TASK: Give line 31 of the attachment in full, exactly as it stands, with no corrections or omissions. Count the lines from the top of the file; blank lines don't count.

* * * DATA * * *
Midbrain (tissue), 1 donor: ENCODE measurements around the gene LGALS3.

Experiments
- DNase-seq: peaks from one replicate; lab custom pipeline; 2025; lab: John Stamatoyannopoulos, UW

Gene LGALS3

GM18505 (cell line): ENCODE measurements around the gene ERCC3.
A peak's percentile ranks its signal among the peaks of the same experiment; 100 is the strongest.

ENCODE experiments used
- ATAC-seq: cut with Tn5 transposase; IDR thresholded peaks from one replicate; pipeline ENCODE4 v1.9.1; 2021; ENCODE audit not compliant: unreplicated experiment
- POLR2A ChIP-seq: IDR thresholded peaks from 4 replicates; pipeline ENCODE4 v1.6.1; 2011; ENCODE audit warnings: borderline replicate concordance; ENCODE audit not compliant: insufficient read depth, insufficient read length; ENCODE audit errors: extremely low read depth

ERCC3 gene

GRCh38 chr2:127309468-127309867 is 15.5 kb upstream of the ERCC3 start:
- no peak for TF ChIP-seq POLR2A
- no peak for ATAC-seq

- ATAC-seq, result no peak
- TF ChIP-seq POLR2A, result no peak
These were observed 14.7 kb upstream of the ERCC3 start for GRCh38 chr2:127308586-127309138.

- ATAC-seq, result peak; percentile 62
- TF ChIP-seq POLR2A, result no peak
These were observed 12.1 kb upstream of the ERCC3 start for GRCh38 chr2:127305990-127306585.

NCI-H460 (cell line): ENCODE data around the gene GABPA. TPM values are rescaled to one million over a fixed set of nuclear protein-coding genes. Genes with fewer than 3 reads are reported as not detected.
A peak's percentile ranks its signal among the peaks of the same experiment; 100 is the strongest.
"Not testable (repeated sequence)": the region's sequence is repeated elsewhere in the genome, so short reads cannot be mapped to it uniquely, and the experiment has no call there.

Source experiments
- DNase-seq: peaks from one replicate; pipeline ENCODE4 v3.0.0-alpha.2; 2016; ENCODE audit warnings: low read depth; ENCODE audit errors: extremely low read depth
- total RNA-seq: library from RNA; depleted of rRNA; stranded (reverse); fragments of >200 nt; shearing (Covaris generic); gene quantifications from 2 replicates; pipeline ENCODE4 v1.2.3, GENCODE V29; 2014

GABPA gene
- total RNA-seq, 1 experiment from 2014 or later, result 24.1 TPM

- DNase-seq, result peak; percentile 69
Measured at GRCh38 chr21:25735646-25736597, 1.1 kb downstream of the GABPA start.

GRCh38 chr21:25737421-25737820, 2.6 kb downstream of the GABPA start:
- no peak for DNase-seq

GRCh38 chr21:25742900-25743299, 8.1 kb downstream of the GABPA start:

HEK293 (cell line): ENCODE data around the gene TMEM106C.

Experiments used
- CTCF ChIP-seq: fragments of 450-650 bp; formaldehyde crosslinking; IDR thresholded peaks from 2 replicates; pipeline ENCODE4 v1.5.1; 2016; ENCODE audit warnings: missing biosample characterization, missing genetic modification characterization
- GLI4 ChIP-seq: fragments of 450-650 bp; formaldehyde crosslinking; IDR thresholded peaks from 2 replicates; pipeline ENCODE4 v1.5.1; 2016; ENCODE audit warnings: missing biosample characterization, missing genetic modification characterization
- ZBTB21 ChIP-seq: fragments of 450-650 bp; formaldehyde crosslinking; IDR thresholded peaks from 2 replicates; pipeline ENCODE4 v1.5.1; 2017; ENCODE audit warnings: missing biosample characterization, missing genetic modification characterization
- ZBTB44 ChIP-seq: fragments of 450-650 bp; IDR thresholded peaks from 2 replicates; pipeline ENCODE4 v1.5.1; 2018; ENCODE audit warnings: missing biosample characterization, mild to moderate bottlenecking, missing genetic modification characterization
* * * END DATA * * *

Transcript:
- no peak for DNase-seq